HERE IS ANOTHER upbeat development that might dispel a little of the gloom caused by the continuing rise in unemployment in this once recession-proof area. It concerns the District summer jobs program. The city, it seems, has finally gotten its act together and is running a program that is, by and large, as trouble-free as such operations can reasonably be expected to be.

It isn't easy to create and supervise thousands of temporary jobs on short notice, and uncertainty about federal funding has made the task especially hard for all localities. The District, however, set some records for poor performance in recent years. Job applicants received no assignments while job vacancies went unfilled; employers were sent workers unqualified for or uninterested in their work; paycheck snafus were common.

This year, however, the District started planning well ahead. Recognizing the special urgency created by disastrous unemployment levels for minority youths and cutbacks of federal funds, the city government added several million dollars of its own to match the contribution made by the federal government. Although the great bulk of the 20,000 jobs funded by the program are in the public sector, city officials worked with private employers to expand job opportunities and to make sure that youths referred to them had the needed skills and interests. 4 Of course, there are still problems. No employer can be expected to compensate for the fact that a distressing number of local youths lack the basic skills and discipline needed to hold a job at any level. Other well-qualified youths have been disappointed that job offerings didn't live up to their talents and expectations. But the summer job program has come a long way from the days when it was regarded primarily as a way to keep kids off the street and put a little money in their pockets -- whether earned or not.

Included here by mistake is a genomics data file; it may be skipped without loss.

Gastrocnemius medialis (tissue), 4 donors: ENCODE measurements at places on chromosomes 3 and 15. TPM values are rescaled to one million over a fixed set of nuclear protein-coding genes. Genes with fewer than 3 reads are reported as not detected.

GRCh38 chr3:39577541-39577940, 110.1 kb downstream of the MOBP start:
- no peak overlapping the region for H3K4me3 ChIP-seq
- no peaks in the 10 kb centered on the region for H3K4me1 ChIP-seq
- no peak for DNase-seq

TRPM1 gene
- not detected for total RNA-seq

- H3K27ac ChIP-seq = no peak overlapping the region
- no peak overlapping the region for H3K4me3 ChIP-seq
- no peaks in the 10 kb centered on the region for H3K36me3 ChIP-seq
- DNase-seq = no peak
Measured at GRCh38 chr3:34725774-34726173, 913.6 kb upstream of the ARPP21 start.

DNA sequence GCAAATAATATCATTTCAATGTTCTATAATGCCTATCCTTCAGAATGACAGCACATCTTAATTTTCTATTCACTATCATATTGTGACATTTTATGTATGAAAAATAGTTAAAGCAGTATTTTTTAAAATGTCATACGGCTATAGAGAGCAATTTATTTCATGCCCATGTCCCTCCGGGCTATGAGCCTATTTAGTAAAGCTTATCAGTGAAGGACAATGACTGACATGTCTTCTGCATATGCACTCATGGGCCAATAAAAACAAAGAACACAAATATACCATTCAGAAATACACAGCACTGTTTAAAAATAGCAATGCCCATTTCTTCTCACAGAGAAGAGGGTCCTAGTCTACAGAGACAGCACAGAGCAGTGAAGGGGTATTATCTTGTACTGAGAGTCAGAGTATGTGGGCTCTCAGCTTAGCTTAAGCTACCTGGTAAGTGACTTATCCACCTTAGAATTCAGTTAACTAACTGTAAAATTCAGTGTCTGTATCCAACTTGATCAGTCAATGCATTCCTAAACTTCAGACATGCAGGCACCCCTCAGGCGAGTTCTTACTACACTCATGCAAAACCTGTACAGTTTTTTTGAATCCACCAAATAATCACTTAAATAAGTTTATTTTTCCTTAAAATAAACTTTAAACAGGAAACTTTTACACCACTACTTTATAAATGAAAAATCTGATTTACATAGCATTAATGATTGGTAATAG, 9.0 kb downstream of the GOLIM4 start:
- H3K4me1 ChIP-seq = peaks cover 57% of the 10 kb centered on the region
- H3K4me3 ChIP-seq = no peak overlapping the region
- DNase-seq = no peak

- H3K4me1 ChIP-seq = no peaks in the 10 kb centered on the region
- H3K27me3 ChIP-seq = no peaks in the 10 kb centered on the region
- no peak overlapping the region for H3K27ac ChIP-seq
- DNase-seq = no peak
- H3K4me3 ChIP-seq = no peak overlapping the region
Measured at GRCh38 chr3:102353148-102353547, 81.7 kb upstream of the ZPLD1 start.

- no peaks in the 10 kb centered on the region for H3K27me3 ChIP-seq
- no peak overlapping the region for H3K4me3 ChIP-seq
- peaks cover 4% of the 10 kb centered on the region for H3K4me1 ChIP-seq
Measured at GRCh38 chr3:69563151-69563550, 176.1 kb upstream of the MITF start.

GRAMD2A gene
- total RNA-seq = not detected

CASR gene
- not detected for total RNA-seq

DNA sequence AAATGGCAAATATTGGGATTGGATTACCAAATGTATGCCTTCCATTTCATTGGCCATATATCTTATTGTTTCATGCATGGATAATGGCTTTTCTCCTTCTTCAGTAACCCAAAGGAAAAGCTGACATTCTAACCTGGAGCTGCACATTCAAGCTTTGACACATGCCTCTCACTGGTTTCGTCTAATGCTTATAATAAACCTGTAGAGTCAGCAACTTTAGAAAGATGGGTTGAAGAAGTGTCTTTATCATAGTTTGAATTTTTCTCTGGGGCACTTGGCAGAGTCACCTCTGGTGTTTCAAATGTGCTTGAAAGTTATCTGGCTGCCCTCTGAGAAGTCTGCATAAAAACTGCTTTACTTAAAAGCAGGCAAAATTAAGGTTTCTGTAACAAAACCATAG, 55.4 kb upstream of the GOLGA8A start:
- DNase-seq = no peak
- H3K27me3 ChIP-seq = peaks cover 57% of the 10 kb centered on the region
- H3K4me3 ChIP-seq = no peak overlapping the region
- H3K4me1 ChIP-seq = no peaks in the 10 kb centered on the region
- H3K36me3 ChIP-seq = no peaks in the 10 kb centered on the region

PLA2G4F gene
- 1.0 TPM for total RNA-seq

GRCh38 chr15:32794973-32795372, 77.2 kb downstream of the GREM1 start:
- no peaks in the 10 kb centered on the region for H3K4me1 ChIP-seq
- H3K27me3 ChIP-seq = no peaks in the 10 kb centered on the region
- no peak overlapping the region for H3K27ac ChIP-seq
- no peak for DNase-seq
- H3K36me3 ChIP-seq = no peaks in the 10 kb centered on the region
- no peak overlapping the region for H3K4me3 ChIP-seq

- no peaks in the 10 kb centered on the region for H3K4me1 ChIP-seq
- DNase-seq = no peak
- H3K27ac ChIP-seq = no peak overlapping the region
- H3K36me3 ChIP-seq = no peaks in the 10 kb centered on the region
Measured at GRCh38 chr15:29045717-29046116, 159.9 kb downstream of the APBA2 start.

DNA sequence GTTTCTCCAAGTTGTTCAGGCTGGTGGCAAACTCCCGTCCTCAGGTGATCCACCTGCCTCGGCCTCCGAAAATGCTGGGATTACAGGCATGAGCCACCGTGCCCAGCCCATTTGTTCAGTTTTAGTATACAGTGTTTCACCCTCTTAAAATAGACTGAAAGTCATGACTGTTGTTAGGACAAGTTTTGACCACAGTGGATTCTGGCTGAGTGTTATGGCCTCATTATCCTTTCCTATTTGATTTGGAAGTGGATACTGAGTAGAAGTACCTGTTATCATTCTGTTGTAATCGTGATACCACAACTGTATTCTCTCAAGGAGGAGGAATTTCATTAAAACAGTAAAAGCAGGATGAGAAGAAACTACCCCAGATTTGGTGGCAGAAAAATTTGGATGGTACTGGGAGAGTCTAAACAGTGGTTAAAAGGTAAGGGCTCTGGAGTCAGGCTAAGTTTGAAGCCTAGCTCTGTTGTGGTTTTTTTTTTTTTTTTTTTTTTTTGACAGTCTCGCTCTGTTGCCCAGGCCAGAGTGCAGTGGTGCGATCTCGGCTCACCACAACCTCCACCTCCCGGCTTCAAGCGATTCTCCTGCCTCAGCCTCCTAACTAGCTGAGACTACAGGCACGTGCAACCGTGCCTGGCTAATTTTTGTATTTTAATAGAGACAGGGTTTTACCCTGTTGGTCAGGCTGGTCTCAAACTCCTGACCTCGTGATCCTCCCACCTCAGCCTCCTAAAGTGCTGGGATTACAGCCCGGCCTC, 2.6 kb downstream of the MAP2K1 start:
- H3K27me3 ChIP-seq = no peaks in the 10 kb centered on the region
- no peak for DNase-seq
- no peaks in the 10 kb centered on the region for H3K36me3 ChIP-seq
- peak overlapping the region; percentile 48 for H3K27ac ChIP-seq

What's sad about all this is that just as job program administrators are learning to treat summer jobs as an important learning experience for low-income youths, the administration is planning to end federal support for the program. Summer jobs were originally designated as a sacrosanct "safety net" program, but the administration's budget for next year called for no separate funding for the program. Both the Senate and the House have passed bills that continue authorization for the program, but that won't do any good unless money is appropriated to back it up.

Perhaps the good example provided this year by the District -- and other programs around the nation -- will help change the administration's mind about the need for job and training programs to give at least some disadvantaged youths a chance for a better life.